When you dig deeply with the why question and you start going in circles, you may have found a root cause. …

The rest of this article is only available to active members of Questia

Sign up now for a free, 1-day trial and receive full access to:

  • Questia's entire collection
  • Automatic bibliography creation
  • More helpful research tools like notes, citations, and highlights
  • Ad-free environment

Already a member? Log in now.

Notes for this article

Add a new note
If you are trying to select text to create highlights or citations, remember that you must now click or tap on the first word, and then click or tap on the last word.
One moment ...
Default project is now your active project.
Project items

Items saved from this article

This article has been saved
Highlights (0)
Some of your highlights are legacy items.

Highlights saved before July 30, 2012 will not be displayed on their respective source pages.

You can easily re-create the highlights by opening the book page or article, selecting the text, and clicking “Highlight.”

Citations (0)
Some of your citations are legacy items.

Any citation created before July 30, 2012 will labeled as a “Cited page.” New citations will be saved as cited passages, pages or articles.

We also added the ability to view new citations from your projects or the book or article where you created them.

Notes (0)
Bookmarks (0)

You have no saved items from this article

Project items include:
  • Saved book/article
  • Highlights
  • Quotes/citations
  • Notes
  • Bookmarks
Notes
Cite this article

Cited article

Style
Citations are available only to our active members.
Sign up now to cite pages or passages in MLA, APA and Chicago citation styles.

(Einhorn, 1992, p. 25)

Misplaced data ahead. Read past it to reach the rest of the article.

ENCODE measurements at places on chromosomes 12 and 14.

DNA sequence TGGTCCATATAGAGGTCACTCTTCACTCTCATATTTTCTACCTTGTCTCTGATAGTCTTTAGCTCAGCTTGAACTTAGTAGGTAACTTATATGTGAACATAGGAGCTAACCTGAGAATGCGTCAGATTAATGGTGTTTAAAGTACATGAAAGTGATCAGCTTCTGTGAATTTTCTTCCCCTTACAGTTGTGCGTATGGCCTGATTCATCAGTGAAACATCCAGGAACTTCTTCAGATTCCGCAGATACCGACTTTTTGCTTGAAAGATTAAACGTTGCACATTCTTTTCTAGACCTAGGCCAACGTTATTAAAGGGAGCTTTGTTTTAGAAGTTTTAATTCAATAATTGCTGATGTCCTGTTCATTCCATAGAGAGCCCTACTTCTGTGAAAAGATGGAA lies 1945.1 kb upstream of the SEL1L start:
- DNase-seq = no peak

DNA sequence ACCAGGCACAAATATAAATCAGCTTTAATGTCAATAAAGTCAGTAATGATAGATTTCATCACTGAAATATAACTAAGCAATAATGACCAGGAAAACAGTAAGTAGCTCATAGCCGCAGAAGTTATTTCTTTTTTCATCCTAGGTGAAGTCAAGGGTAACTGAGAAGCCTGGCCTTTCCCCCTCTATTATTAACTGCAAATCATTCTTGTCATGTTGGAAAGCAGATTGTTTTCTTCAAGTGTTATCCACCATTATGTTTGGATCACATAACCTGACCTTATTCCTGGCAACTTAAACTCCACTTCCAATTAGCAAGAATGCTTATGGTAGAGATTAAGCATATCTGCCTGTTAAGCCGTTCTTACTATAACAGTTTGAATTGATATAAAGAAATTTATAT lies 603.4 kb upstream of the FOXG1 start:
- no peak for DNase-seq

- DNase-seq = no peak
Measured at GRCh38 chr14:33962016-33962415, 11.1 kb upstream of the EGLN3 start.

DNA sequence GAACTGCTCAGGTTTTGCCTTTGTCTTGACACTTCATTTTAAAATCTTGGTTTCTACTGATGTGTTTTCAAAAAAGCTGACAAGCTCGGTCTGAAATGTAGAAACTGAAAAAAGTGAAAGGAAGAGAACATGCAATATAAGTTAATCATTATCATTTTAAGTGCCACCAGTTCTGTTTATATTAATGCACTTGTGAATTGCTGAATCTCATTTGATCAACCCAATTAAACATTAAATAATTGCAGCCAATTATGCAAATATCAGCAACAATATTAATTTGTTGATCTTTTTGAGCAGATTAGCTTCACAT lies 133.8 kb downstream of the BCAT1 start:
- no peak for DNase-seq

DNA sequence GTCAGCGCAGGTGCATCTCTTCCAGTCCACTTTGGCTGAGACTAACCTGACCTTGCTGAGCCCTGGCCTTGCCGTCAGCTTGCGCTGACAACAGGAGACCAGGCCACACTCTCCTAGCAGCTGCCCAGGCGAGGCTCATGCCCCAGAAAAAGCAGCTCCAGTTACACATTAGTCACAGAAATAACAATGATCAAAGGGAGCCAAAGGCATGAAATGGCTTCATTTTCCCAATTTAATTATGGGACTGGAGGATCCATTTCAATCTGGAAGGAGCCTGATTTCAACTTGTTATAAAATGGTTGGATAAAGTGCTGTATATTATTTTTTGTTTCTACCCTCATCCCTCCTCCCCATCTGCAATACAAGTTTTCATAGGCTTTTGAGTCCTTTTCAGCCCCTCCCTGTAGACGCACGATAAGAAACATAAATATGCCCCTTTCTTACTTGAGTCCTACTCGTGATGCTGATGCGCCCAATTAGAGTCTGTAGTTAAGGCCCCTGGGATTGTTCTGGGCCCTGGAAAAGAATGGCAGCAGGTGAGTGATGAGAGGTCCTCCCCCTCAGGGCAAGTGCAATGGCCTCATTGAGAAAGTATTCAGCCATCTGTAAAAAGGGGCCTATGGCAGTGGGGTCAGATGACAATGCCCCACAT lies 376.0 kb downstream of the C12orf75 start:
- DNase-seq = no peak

(Einhorn 25)

1

1. Lois J. Einhorn, Abraham Lincoln, the Orator: Penetrating the Lincoln Legend (Westport, CT: Greenwood Press, 1992), 25, http://www.questia.com/read/27419298.

Cited article

Organizational Communication: Fad, Fiction or Fact?
Settings

Settings

Typeface
Text size Smaller Larger Reset View mode
Search within

Search within this article

Look up

Look up a word

  • Dictionary
  • Thesaurus
Please submit a word or phrase above.
Print this page

Print this page

Why can't I print more than one page at a time?

Full screen

matching results for page

Cited passage

Style
Citations are available only to our active members.
Sign up now to cite pages or passages in MLA, APA and Chicago citation styles.

"Portraying himself as an honest, ordinary person helped Lincoln identify with his audiences." (Einhorn, 1992, p. 25).

"Portraying himself as an honest, ordinary person helped Lincoln identify with his audiences." (Einhorn 25)

"Portraying himself as an honest, ordinary person helped Lincoln identify with his audiences."1

1. Lois J. Einhorn, Abraham Lincoln, the Orator: Penetrating the Lincoln Legend (Westport, CT: Greenwood Press, 1992), 25, http://www.questia.com/read/27419298.

Cited passage

Welcome to the new Questia Reader

The Questia Reader has been updated to provide you with an even better online reading experience.  It is now 100% Responsive, which means you can read our books and articles on any sized device you wish.  All of your favorite tools like notes, highlights, and citations are still here, but the way you select text has been updated to be easier to use, especially on touchscreen devices.  Here's how:

1. Click or tap the first word you want to select.
2. Click or tap the last word you want to select.

OK, got it!

Thanks for trying Questia!

Please continue trying out our research tools, but please note, full functionality is available only to our active members.

Your work will be lost once you leave this Web page.

For full access in an ad-free environment, sign up now for a FREE, 1-day trial.

Already a member? Log in now.